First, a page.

Before we leap to the event, here are two photos of Sandy, our retriever, taking his cannot-be-missed-nor-disturbed nap. Kai bought a new point-and-shoot camera and needless to say, had to try out on every one/thing.
Obviously, you can see the frown above his eyes, he's pretending to be asleep.
Had to open his eyes to tell us to bugger off!
Here's our tent, a single tent for both Amanda Glanville (another lampworker) and me. We were right under a huge tree (oak or not, I must admit I cannot really remember). The table is in the middle of the tent is where we had the demonstrating area. Basically either Amanda or I would demonstrate, taking turns. We did not have a fixed routine or schedule, more of a 'let's play by ear' situation.
Here's Amanda, giving the final touches to her display before the event begins.
This is my table, a bit dark since Kai turned off the flash on his camera at my request as I can't stand flashes. Besides being captured on camera is not everyone's cuppa tea.
Another view of my table. Believe it or not, I was not sure how I was going to display my work as I was absolutely not ready for this event. Somehow, it got worse than Bead & Button in terms of preparation. I had traveled to the UK with just my display trays, a few bags of rice (for display use, and not because I have to eat rice since I am Chinese!!), a small clay pot with sand (I knew I was going to display my mini cupcake glass beads), empty jewelry boxes, table lamps and my green fabric. But believe me, I had no idea what/how I was displaying! I was in a daze this time, I think I had not the time to recover my Milwaukee trip and my planning was off this time, ie no planning. Anyway, I sure was and still am glad that Kai came along as he was the one who kept me focused on what I had to do, get the items out, put them out, don't yak (chatter) too much with Amanda till I was done, etc. I was pleasantly surprised when I was finally done, the display looked pretty good!! You might wonder why I did not raise the table, this is the only event where I leave the tables low - there is a handicap law in the UK which prohibits us to raise the table, it must be at a height where the handicap in a wheelchair does not feel discriminated and can view the items at their eye level.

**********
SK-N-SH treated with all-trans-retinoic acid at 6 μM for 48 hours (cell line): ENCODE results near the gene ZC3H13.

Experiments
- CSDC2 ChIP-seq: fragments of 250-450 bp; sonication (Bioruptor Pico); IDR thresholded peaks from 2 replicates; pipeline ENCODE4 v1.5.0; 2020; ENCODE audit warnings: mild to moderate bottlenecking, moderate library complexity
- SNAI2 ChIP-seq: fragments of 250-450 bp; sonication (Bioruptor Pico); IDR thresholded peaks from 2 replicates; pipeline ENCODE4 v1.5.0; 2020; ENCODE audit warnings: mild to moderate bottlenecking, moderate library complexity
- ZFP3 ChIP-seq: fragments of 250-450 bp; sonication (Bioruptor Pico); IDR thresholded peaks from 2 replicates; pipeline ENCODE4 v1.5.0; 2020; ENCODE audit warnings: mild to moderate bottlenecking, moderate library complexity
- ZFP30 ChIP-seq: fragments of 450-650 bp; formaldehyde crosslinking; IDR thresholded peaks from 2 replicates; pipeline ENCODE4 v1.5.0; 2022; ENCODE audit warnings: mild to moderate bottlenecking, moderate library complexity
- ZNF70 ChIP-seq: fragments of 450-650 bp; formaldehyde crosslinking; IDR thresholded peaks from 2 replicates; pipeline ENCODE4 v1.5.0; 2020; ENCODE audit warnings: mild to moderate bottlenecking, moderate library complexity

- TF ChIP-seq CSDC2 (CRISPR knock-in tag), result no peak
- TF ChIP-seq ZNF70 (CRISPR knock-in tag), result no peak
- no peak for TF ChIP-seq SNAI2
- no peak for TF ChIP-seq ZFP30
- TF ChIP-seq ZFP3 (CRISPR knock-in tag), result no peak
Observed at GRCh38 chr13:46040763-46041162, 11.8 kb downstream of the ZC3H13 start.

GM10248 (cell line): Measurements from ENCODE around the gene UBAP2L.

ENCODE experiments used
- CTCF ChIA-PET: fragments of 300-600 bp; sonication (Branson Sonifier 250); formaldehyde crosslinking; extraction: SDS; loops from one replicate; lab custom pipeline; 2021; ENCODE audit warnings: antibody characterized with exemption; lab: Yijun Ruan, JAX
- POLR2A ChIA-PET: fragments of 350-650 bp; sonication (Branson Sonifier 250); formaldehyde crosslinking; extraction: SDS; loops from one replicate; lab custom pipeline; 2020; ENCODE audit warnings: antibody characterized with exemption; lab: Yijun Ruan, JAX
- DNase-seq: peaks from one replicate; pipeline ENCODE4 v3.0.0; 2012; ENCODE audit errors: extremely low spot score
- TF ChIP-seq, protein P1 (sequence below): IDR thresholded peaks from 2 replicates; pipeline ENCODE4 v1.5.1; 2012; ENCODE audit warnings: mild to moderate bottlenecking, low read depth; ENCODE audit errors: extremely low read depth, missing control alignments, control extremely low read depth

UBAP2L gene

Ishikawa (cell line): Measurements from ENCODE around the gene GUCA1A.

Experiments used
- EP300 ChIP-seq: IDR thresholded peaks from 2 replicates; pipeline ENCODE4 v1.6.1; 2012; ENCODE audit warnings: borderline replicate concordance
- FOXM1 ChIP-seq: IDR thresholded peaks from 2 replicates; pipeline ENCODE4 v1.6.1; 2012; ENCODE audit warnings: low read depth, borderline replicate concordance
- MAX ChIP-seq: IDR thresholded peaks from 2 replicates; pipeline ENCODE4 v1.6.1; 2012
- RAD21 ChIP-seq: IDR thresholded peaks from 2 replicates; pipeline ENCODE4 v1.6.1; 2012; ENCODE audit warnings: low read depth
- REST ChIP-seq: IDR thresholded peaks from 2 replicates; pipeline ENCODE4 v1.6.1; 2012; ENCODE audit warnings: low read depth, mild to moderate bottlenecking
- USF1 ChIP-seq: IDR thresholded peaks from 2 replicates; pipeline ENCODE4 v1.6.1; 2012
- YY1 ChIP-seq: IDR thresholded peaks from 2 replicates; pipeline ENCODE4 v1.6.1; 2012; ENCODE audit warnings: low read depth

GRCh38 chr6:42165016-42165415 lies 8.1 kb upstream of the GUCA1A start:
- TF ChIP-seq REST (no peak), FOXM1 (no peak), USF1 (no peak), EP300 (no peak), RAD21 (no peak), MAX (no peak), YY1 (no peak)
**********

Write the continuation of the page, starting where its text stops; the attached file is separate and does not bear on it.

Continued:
I decided to make my own earring displays this time. I used to display them flat on trays, which made them look dull, drab and non-existent, or on acrylic stands, which I did not really like but had to use since I did not look further into display possibilities. I am rather pleased with how they turned out.
That's me demonstrating. Amanda had brought a Nortel Minor for both of us to use. It was hooked onto a small bottle of propane and a concentrator.
Heavy rainfall on Friday, second day of the event, caused flooding in areas of Waterperry Gardens. Photo shows how bad it was and it was muddy all over. I packed my Wellingtons after my experience in 2007 where the whole of England was rained upon and flooded, I always take them with me for Art in Action!
Young volunteers who help each year at Art in Action certainly were having fun pushing the huge bale of straw; they distributed the straw by hand wherever flooding and mud were.
Despite the rain, the crowd still came over the four-day event. As I have come to know the Brits, they came with their raincoats, umbrellas and Wellies. Those who forgot their Wellies or did not think about it, went barefoot or in their squooshy mud-filled shoes. Many visitors have been to Art in Action for the past 28 years, rain or shine, and this time, they did not let the rain dampen their spirits or fun either. That's the way to go!